Has the systems candidate architecture been established?

Have the functional requirements that affect the architecture been implemented and successfully tested?

Has the architecture been validated against the systems supplemental requirements? For example, if there is a requirement that the system must support 1,000 users, and that response time with 1,000 users must be within 2 seconds, has the architecture been demonstrably proven to meet the requirement?

Is the system suitable for partitioning development in such a way that portions of its development can easily be allocated to groups of developers?

Have all other risks, in addition to the systems architecture, been identified and mitigated? At the very least, a plan should exist for any significant risks that are not mitigated by the conclusion of Elaboration.

Checklist for the Project Environment and Staffing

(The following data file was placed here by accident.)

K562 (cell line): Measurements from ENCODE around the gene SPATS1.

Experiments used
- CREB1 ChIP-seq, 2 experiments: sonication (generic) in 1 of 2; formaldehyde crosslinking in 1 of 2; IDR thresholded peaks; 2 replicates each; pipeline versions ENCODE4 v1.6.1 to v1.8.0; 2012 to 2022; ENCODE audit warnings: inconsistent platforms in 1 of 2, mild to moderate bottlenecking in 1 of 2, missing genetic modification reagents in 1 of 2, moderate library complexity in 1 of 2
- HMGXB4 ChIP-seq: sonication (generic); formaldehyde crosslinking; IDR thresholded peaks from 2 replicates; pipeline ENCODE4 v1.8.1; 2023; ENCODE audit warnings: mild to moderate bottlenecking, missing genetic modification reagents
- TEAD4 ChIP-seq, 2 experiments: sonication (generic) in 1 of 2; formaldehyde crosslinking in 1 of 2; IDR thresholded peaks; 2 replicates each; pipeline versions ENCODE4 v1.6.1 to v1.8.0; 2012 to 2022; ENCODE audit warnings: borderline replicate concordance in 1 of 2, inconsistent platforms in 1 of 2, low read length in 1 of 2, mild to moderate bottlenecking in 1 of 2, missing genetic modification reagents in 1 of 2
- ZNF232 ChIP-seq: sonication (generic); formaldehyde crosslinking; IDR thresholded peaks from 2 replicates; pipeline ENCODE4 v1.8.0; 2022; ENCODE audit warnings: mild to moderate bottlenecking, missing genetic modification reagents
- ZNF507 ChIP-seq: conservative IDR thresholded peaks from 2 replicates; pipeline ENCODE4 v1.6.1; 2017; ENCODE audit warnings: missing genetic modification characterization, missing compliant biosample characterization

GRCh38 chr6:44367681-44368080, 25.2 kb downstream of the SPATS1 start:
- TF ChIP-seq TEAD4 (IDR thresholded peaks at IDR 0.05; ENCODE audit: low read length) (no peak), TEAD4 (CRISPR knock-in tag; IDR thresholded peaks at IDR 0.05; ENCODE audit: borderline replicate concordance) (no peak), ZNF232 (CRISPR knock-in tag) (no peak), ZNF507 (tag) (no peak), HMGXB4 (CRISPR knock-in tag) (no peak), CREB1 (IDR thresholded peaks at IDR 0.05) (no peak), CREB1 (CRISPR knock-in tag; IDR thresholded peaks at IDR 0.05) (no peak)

Is all of the required staff (developers, testers, and so on) available to staff the project?

Have all the necessary software development tools been acquired and installed?

Is the staff proficient with the tools and technologies used on the project, or have they received training?

Is any Commercial Off-The-Shelf (COTS) software required? If so, has it been acquired and set up? For some COTS software, setup and configuration may not be trivial. The software should be ready for use so that the team can be productive with it.

images/U2713.jpg border=0> Has a viable test plan been created, and are testing resources in place?

Checklist for the Customer

Has the customer reviewed the projects status?

Is the customer satisfied with the projects progress in terms of the schedule and budget?

Have projections to completion been made, and is the customer comfortable with these projections?

Have the end users reviewed the systems major artifacts, such as the user interface design? Have they signed off, signifying their approval?

These checklists are not exhaustive, but they cover the major areas. The importance of performing a thorough, accurate self-assessment cannot be overemphasized. Resist the temptation to plunge into the Construction phase until you know the status of these issues.